Third, I would also invest in fulfillment infrastructure and experience. I would optimize my store pick processes so that I can put together orders economically. I would also invest in lower cost local fulfillment facilities (be it dark store or dedicated centers, using manual picking). I would make sure my pickup experience was smooth and value-added for shoppers and I would aggressively partner with last mile delivery providers on delivery for customers that want products delivered to their door. The fulfillment experience can make or break an e-commerce effort. I would make sure it is a great experience, while doing my best to optimize the economics.
KC: Finally, I think that all the current pain that Walmart is going through only means that when they come out the other side, they could be more dangerous … and that traditional retailers should not take any solace from last week's headlines. Agreed?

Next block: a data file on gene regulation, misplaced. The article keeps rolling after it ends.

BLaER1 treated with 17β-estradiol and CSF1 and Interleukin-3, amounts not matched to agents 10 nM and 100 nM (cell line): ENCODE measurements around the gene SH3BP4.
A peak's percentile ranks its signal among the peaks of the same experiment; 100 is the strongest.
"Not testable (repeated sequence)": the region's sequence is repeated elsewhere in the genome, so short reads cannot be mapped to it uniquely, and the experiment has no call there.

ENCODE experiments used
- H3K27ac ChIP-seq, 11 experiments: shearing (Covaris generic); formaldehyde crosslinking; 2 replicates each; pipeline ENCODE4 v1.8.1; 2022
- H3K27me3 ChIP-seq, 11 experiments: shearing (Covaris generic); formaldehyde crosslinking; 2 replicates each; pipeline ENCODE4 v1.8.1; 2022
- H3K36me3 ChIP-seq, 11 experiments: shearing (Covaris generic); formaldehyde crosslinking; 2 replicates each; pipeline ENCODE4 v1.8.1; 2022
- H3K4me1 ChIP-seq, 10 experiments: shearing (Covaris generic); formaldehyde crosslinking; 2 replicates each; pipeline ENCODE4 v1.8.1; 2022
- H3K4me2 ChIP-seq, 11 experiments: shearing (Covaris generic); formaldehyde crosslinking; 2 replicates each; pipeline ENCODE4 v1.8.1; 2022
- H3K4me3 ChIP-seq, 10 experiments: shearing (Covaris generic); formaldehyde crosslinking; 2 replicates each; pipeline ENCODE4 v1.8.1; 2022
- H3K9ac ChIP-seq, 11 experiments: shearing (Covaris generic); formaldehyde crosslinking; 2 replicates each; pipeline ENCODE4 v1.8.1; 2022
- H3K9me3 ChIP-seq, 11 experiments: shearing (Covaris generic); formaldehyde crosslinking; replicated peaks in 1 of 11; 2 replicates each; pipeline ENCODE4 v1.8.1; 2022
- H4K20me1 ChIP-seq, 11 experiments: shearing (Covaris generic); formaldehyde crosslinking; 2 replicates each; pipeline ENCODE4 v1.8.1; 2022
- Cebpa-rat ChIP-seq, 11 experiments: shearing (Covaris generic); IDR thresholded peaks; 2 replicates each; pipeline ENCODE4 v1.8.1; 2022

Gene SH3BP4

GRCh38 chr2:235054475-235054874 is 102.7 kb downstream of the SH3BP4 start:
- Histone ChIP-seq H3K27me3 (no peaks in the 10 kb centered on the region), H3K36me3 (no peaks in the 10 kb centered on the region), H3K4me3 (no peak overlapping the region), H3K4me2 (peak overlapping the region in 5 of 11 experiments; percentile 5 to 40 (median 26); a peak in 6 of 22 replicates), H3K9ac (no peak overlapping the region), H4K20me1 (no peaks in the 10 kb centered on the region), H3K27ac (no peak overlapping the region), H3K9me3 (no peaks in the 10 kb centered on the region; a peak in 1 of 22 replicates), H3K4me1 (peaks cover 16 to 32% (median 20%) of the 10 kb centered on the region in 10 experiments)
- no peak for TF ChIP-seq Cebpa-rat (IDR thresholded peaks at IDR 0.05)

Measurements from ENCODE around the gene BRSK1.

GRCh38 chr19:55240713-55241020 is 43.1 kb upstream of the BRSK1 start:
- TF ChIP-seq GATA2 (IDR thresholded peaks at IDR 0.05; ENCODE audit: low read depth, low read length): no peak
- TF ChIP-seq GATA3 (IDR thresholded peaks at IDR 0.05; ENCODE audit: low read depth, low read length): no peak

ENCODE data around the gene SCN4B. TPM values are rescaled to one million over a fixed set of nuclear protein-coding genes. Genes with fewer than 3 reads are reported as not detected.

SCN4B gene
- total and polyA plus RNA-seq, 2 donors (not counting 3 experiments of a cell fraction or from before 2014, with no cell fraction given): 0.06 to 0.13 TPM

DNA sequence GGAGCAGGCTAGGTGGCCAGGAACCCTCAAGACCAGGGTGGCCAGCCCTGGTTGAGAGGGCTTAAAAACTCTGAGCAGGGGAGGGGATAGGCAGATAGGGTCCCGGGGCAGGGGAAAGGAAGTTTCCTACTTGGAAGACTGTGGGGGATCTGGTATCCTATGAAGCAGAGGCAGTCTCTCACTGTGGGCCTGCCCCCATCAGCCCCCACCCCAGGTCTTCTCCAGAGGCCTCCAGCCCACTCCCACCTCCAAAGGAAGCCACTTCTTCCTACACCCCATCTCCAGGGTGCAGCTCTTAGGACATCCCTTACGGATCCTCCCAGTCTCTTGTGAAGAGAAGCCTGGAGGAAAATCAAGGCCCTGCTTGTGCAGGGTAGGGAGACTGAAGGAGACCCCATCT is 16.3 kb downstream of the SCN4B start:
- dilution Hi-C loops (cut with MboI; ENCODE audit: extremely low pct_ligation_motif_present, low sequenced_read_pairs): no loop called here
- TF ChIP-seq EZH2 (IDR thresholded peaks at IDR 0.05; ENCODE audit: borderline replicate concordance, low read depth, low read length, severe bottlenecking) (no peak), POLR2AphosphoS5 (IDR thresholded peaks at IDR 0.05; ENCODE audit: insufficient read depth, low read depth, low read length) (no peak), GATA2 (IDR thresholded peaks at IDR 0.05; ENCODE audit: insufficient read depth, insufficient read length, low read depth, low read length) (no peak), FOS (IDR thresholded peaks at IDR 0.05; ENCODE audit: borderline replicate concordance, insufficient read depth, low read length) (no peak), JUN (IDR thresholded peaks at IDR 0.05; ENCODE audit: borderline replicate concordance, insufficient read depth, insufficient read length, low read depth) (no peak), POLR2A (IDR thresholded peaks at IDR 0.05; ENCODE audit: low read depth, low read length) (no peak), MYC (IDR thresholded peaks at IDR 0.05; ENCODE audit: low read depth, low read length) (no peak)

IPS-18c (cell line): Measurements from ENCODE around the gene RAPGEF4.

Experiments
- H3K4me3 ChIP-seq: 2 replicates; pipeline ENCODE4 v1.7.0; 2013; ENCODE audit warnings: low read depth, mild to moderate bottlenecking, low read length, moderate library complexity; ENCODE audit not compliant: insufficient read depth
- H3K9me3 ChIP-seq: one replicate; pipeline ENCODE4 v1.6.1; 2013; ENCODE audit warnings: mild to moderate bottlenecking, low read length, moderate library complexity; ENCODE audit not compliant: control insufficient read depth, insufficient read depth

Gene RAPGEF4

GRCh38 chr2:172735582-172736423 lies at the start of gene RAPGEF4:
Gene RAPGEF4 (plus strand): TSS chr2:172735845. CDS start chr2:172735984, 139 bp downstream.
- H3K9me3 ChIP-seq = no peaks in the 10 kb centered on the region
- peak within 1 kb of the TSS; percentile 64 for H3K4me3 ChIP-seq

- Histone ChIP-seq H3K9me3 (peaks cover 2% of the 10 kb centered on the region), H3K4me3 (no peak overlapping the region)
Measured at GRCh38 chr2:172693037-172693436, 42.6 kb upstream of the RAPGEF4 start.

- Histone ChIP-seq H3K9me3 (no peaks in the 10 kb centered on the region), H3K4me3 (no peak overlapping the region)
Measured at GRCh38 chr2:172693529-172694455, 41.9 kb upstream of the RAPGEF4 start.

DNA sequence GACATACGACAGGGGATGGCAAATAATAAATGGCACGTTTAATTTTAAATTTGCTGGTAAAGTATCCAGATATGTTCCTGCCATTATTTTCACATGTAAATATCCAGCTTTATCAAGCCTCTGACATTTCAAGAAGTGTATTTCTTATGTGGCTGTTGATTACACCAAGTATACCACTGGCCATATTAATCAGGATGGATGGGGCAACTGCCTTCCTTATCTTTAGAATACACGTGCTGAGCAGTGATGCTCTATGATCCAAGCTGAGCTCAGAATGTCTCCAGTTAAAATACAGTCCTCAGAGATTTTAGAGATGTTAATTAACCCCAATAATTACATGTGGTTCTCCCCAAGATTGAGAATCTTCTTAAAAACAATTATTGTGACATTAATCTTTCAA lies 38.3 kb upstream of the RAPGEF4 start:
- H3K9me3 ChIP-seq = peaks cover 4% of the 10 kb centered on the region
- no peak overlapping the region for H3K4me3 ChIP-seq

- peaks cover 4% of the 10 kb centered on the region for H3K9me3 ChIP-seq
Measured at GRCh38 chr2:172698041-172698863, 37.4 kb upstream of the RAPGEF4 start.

TF: I agree as long as they are able to execute. I’m not sure that is bad news for Amazon as their e-commerce lead will likely continue to grow. But if Walmart is able to build effective e-commerce capabilities and leverage their store base into a new, stronger model, it could be bad news for other less progressive store-based retailers. They became the current market leader by offering mass merchandise at lowest pricing. That differentiation is basically gone now. However, e-commerce will enable them to become more personally relevant to more shoppers, while still offering great prices, with a pickup or store location just down the street. That would be a powerful combination if they can pull it off.
"The Innovation Conversation" will return in a couple of weeks. If there are subjects you'd like us to chat about in the future, let us know.
- KC's View: